We’ve been a bit less than enthusiastic about the year in YA literature, especially about the big name titles, so I was quite pleasantly surprised to find myself disagreeing with your “underwhelmed” reaction to Rainbow Rowell’s Eleanor & Park. By no means did I find this novel to be a perfect book, but, perhaps because you had lowered my expectations, I found it charming, thoroughly engrossing, and very emotionally satisfying.
You had a few criticisms, and I’ll see if I can answer those. First you said that you weren’t convinced by the 80’s setting. I’d love to hear you elaborate on this further, because I found it very well-wrought. Though I’m about a decade younger than these characters, I’m close enough in age to remember very well the obsessions with mixtapes, MTV, specific fashions, and more, and it all seemed pitch-perfect to me. I’m not sure exactly why the novel had to be set in the 80’s, but given that it was, I felt Rowell evoked that decade effortlessly.
As for your more involved critique, regarding the narration, first off, I should say that I listened to this as an audio book, so I can’t fully address your concern that you “didn’t think the voices were clearly different enough.” In the audio, they were narrated by separate narrators, so that was no problem. I can rebut your claim that: “It was kind of an odd structure, to have the two different points of view, but to have them both told in third-person narration.” I didn’t find that to be the case at all. For one thing, even though they were third person narrators, the sections were clearly limited to the perspective of the character named at the start of the section. And there was copious use of the particular character’s inner thoughts within the narration. So I didn’t feel that the third person was a limitation at all. As for the “awkwardness” of the back-and-forth between the narrators, this may just be a taste issue, but I quite liked the parts when Rowell would quickly ping-pong between Park and Eleanor to show what each were thinking about a given issue.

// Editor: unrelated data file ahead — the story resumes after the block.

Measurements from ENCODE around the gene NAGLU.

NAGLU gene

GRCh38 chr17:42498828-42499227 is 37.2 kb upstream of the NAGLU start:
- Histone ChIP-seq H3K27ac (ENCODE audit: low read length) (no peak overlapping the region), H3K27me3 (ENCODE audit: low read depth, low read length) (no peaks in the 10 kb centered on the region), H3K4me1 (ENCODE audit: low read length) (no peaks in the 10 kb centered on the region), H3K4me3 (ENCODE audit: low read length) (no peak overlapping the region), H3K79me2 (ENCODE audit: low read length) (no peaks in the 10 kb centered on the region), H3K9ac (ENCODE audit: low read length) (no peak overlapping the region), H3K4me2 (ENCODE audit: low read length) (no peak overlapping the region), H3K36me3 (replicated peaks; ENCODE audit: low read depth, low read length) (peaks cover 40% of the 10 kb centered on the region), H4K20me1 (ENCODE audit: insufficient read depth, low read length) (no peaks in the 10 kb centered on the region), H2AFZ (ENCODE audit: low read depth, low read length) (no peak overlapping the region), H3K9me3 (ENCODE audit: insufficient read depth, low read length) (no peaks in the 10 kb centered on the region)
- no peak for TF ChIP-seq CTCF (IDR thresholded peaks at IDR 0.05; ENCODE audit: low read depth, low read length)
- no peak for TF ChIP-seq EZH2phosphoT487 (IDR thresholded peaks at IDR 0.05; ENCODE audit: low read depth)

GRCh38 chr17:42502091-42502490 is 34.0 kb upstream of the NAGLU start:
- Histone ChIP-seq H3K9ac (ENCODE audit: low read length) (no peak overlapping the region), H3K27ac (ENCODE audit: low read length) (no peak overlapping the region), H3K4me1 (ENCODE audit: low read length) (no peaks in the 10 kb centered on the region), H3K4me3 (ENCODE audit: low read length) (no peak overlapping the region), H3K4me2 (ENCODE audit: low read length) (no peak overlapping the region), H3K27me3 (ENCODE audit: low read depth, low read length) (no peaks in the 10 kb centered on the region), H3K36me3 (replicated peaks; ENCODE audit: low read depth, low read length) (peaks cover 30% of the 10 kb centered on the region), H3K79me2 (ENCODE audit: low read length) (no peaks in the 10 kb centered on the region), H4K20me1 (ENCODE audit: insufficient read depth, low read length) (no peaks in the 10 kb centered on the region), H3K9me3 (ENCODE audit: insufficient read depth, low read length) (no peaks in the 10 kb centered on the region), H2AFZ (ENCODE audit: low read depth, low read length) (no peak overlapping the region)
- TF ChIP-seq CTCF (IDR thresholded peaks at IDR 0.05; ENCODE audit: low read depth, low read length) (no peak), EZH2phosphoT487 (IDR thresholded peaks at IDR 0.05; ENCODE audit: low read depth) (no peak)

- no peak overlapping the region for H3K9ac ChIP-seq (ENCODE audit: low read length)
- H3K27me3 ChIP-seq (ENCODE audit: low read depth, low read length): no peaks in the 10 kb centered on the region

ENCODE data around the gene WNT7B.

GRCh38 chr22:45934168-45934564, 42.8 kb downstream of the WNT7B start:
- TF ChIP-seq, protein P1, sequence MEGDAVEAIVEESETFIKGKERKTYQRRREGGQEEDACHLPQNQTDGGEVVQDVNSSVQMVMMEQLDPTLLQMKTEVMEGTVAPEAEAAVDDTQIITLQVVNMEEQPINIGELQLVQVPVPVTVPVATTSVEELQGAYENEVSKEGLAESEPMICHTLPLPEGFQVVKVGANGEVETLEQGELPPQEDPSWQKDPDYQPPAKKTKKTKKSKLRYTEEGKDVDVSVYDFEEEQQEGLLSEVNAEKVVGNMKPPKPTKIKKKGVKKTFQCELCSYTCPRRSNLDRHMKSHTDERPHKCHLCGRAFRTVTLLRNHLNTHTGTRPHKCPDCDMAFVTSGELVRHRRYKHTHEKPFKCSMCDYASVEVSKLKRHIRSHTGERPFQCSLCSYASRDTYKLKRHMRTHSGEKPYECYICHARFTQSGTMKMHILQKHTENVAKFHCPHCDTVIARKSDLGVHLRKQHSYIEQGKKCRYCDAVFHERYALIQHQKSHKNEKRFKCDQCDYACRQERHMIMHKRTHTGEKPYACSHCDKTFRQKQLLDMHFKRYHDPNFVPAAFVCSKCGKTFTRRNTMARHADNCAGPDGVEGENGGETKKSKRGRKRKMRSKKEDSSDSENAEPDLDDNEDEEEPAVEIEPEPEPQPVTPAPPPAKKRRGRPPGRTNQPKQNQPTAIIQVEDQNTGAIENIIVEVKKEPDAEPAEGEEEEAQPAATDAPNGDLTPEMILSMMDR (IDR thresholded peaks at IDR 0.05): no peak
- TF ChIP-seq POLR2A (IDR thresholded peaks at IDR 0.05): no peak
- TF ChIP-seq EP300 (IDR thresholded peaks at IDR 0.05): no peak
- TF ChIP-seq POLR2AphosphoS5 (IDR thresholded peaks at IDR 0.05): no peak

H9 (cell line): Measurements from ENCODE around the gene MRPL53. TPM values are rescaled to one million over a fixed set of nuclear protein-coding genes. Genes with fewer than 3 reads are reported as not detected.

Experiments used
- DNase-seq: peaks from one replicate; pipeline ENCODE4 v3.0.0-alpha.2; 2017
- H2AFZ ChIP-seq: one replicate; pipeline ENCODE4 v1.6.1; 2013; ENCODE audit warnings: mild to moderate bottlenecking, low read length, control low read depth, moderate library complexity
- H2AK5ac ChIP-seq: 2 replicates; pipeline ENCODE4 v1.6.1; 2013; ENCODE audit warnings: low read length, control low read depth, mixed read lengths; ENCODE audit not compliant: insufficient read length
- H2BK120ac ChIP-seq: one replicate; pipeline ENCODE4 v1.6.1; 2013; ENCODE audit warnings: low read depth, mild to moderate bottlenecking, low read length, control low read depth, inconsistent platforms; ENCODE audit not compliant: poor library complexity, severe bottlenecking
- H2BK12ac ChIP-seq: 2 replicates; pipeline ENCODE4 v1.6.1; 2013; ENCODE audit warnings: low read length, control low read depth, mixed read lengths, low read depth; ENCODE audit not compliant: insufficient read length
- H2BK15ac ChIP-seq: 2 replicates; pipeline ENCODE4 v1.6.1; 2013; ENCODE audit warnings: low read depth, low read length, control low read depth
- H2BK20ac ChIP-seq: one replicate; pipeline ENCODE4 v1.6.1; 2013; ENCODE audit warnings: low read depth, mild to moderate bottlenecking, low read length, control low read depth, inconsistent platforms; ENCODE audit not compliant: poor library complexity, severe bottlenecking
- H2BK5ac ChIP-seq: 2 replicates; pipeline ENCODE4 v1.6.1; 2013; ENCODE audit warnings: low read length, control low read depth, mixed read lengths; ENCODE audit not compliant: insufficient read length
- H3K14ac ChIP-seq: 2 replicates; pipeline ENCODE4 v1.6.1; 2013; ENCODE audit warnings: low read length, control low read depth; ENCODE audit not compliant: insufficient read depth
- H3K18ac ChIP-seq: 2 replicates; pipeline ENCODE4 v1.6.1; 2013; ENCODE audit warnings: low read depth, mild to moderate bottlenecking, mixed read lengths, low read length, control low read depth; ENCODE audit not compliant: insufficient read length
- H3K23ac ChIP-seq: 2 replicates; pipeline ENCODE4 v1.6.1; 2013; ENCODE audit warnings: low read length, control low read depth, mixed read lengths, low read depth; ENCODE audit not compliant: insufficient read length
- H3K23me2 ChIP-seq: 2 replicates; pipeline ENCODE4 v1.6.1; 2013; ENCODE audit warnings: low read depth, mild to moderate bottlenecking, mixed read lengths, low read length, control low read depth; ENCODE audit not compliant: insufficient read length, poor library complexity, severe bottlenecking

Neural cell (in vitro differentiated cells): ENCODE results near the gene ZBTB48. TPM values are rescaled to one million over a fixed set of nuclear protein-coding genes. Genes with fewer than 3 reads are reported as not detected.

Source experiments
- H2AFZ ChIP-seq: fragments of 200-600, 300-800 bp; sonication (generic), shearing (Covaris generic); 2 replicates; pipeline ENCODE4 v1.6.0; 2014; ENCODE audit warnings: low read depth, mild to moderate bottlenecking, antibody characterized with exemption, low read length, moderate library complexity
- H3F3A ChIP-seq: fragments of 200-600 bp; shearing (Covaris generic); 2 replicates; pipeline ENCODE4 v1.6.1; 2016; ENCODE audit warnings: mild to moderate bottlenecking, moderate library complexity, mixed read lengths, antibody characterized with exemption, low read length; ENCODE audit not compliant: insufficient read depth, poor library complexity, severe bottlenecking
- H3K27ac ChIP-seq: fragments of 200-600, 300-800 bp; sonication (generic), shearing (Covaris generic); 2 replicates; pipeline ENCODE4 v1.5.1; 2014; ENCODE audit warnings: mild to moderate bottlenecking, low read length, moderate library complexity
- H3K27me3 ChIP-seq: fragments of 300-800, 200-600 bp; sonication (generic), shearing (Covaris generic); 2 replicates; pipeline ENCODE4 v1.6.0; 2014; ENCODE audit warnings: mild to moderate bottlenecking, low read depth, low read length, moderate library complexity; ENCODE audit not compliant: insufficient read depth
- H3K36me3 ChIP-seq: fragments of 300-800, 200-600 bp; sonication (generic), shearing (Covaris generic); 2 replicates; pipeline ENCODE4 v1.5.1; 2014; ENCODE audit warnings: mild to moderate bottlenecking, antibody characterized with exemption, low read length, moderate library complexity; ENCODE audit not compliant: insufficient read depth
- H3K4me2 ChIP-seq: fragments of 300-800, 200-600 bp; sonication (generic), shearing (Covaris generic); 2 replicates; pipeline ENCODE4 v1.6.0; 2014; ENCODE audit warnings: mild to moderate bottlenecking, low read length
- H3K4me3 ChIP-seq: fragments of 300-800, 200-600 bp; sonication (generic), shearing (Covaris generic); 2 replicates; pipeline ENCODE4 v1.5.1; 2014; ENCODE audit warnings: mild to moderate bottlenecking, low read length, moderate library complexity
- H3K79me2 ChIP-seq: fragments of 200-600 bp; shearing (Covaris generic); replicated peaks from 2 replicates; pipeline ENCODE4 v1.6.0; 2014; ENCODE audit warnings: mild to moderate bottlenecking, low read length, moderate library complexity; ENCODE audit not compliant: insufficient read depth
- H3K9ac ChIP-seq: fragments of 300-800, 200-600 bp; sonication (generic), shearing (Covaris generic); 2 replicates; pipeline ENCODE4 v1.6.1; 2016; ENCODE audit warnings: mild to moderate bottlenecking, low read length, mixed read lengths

And in general, setting aside formal issues of narration or awkward transitions, I felt that the dual narration was crucial to the entire purpose of the novel, which was to create a dialectic between the viewpoints of a relatively privileged young man and a very much underprivileged young woman: showing how each could fundamentally misunderstand the cultural background of the other, even as they were in many ways very similar to each other. I found this dialectic subtly done and very impressive. The novel would have been infinitely less rich had the reader only had access to one or the other viewpoint.
Mostly, though, I felt that the love story was remarkably well done: the tentativeness of each character, their doubts about both themselves and each other (especially Park’s concerns about whether dating Eleanor would make him less cool), and their very slow-motion progress all felt hard-won. And I practically wanted to stand up and cheer when I realized that Rowell wasn’t going to fall into any of the usual teen-romance cliched endings: crazy misunderstandings, one partner turns out to be a complete jerk, traumatic event like a pregnancy scare, etc. etc.
As I said, I didn’t find the book to be perfect. Despite the nice focus on class issues, it all seems just a bit light-weight. I was quite disappointed that basically everything from school (especially the poem the kids were supposed to memorize) was sort of dropped about half-way through. And most of the side characters were pretty lightly sketched. So I wouldn’t nominate this for a Printz. But I still found it to be a very satisfying read that I’d heartily recommend to a huge range of teens.